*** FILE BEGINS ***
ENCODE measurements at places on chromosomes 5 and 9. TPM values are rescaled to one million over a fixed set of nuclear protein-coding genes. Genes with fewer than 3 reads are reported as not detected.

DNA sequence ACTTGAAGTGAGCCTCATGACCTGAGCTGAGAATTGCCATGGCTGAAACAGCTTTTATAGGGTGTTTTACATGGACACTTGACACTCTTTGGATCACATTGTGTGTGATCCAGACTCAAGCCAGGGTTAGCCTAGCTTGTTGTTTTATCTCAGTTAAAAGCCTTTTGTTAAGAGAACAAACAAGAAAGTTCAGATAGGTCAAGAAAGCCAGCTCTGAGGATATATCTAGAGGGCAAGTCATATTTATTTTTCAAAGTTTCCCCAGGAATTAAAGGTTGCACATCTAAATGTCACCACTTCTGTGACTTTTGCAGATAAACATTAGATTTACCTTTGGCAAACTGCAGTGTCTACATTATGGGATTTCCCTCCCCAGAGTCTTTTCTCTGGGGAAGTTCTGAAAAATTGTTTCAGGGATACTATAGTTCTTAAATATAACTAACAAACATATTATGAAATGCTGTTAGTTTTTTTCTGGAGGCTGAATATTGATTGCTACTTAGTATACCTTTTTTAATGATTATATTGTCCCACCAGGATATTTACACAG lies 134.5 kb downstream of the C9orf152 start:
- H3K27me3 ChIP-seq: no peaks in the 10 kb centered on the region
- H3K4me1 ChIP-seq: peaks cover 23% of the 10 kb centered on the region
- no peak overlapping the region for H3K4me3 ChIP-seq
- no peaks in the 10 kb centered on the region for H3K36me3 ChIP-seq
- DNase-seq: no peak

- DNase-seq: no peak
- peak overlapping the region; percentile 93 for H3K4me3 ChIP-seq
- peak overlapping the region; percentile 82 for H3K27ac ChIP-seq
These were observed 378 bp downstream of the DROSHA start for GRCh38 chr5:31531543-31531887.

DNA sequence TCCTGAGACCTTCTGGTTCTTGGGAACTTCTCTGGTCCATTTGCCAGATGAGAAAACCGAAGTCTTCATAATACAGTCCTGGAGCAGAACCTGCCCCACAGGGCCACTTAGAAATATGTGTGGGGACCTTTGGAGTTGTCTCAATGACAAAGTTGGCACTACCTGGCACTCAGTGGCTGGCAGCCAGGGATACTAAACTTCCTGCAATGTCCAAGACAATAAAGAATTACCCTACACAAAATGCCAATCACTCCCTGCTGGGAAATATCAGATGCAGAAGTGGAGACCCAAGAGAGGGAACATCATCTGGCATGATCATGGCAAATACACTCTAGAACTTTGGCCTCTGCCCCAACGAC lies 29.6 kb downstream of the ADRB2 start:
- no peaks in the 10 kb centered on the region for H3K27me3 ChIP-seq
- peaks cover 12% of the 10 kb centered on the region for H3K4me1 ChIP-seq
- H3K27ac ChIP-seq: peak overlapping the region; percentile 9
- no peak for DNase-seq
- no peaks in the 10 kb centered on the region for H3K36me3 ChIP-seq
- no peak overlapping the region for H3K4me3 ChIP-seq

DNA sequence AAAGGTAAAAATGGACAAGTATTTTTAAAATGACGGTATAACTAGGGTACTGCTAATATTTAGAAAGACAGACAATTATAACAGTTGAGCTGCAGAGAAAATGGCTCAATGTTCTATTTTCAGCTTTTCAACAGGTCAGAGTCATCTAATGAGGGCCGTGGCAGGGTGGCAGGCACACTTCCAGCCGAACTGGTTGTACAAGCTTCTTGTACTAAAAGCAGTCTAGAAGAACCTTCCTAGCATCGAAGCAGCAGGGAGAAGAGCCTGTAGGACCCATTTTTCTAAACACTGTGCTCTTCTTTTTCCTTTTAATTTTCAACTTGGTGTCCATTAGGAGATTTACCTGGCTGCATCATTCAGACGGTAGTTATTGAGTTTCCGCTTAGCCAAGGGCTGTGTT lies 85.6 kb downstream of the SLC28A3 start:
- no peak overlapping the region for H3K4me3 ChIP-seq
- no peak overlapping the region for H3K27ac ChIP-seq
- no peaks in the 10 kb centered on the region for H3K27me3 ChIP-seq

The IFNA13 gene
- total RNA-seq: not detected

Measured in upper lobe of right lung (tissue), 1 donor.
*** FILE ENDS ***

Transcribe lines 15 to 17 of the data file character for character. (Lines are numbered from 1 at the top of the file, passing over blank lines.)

- H3K27ac ChIP-seq: peak overlapping the region; percentile 9
- no peak for DNase-seq
- no peaks in the 10 kb centered on the region for H3K36me3 ChIP-seq